The Catholic tradition also teaches that homosexual acts are intrinsically disordered because they are “contrary to the natural law.”
The Natural Law Argument
In determining contemporary moral values and behavior, a realistic understanding of human life requires an historically conscious worldview, because human reality is dynamic, evolving, and changing. We certainly see this when it comes to medical science. During the 19th century, for example, bloodletting was a very common treatment for basically any ailment you might be suffering from. At the time, doctors believed that too much blood would throw off the balance in your body.
People today laugh at such ignorant foolishness. People, however, do not always apply new human insights to moral moral values. As our human understanding develops and changes, so too do our human concepts, theories, and courses of action. This is not a matter of relativism but of changing human perspectives. There is indeed a human thread from generation to generation that links faith and moral values. People in every age reflect, evaluate, and interpret that faith and moral values tradition in terms of their contemporary culture and understanding.
When people determine moral obligations from “nature,” they are really deriving them from their own human interpretation of “nature.” The challenge with “natural law”and “human nature” is that our understanding of human sexuality – with its biological, emotional, psychological, relational, and spiritual dimensions — has developed historically and it continues to develop. I learned this years ago from my Louvain (Leuven) professor, Louis Janssens (1908 – 2001), founder of the Louvain tradition of personalism. Janssens made an original contribution to the study of the human person through the approach which he coined as “the human person adequately considered.”
Personalist moral philosophers and theologians stress that the old “traditional” biological and strictly physicalist understanding of traditional natural law and human “nature” must be transformed into a contemporary personalist, relational understanding. The former defines the morality of acts based only on the physical, biological structure of those acts. The latter defines the morality of acts based on the meaning of those acts for persons and relationships. Marital sexuality in a personalist relational understanding, for example, is about much more than simply linking genitalia to produce progeny.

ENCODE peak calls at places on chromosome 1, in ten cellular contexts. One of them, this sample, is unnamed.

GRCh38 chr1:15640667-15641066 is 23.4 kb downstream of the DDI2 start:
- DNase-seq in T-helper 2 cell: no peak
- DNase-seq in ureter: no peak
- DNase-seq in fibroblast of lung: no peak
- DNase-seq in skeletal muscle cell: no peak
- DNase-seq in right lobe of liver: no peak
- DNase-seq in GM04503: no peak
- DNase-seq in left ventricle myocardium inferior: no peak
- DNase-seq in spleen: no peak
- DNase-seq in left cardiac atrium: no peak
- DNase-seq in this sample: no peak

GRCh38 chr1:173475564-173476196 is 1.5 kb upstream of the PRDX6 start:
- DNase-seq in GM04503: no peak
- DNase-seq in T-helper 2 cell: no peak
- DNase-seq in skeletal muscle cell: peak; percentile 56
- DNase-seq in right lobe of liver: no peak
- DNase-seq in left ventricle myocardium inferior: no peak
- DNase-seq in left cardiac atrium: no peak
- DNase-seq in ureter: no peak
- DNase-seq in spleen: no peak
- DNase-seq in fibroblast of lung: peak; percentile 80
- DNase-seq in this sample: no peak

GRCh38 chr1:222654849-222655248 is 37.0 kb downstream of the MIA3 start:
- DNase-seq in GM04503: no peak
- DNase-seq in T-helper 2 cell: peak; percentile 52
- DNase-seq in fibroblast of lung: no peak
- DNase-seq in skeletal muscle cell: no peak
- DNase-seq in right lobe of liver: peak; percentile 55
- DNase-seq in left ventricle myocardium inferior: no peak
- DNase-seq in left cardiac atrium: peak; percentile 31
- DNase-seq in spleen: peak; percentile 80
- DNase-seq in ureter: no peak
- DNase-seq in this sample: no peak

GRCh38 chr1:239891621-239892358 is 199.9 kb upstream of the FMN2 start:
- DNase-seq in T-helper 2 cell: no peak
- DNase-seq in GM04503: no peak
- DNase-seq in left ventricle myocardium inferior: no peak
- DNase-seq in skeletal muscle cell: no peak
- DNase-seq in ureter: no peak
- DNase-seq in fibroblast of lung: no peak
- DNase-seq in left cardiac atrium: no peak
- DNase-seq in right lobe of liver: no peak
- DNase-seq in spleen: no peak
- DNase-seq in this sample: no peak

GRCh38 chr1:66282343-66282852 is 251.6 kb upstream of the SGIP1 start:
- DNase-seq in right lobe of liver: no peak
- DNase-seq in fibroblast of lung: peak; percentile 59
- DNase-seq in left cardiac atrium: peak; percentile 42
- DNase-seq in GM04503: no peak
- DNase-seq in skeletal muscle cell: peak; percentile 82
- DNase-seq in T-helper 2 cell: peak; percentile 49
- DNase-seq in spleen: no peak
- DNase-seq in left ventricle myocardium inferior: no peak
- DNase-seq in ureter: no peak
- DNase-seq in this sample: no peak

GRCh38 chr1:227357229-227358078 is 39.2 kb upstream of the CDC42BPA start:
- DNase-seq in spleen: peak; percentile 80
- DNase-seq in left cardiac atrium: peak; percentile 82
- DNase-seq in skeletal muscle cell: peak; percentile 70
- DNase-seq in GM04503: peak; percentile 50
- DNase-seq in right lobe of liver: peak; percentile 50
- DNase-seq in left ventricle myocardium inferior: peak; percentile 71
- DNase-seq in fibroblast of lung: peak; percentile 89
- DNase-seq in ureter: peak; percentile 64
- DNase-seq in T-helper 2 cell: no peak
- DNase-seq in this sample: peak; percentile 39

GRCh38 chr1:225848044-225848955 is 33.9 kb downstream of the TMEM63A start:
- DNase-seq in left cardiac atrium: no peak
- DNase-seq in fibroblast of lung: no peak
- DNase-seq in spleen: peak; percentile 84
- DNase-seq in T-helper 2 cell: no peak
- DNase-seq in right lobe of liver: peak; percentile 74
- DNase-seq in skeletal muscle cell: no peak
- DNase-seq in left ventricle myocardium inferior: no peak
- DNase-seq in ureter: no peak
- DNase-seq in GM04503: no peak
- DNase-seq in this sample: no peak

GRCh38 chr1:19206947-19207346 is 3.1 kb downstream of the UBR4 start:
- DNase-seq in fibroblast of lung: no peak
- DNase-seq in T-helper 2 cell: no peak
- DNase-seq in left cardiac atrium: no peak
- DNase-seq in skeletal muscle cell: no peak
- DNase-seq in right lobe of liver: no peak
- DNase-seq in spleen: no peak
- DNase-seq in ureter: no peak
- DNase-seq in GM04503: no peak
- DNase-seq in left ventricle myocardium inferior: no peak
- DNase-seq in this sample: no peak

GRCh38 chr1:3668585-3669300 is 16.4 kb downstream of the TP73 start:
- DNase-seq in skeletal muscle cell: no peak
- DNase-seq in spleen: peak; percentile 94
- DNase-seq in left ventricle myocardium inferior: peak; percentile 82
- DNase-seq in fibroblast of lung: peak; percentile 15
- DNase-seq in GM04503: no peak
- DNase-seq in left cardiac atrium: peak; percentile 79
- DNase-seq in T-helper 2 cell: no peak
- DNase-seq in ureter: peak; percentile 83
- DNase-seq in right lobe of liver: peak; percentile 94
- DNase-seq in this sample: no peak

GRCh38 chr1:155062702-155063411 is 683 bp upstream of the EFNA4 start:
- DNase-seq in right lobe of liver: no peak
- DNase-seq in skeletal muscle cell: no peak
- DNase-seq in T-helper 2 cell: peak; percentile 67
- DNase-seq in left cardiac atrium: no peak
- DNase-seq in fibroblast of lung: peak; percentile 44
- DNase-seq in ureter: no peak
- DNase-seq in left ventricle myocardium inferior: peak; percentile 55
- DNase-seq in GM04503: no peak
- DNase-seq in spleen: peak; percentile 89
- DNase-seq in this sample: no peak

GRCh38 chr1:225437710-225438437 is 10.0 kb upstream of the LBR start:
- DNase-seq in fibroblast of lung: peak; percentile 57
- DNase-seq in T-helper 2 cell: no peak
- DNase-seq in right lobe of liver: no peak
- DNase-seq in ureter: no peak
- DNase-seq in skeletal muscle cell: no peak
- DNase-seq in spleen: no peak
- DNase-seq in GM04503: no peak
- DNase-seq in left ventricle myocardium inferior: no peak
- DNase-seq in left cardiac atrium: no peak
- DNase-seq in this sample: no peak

The ethical criterion for human choices and actions therefore is the extent to which these choices and actions respect and enhance a person’s living together in time and space, in all the many different dimensions of a person’s life world and life history: familial, social, material, environmental, spiritual, physical, and psychological. This is “the human person adequately considered.”
“Nature” and natural law have always had a prominent place in Catholic moral theology and, in official Church teaching, not only homosexuality but also masturbation, premarital, extramarital, contraceptive, and non-reproductive types of marital sexual activity have been condemned as “contrary to the natural law.”
I would emphasize, however, that every interpretation of “nature” is a socially constructed reality dependent on human perspective and interpretations. The reality of “nature” must always be subjected to scrutiny, even if the interpretation be advanced by the official teaching of the Catholic Church. Homosexual sexual acts are “natural” for people with a homosexual orientation, just as heterosexual sexual acts are “natural” for people with a heterosexual orientation. Period. Sexual acts are moral when they are natural, reasonable, and expressed in a truly human, just, and loving manner.
The historical Jesus said nothing about homosexuality. He did say “Love your neighbor as yourself.”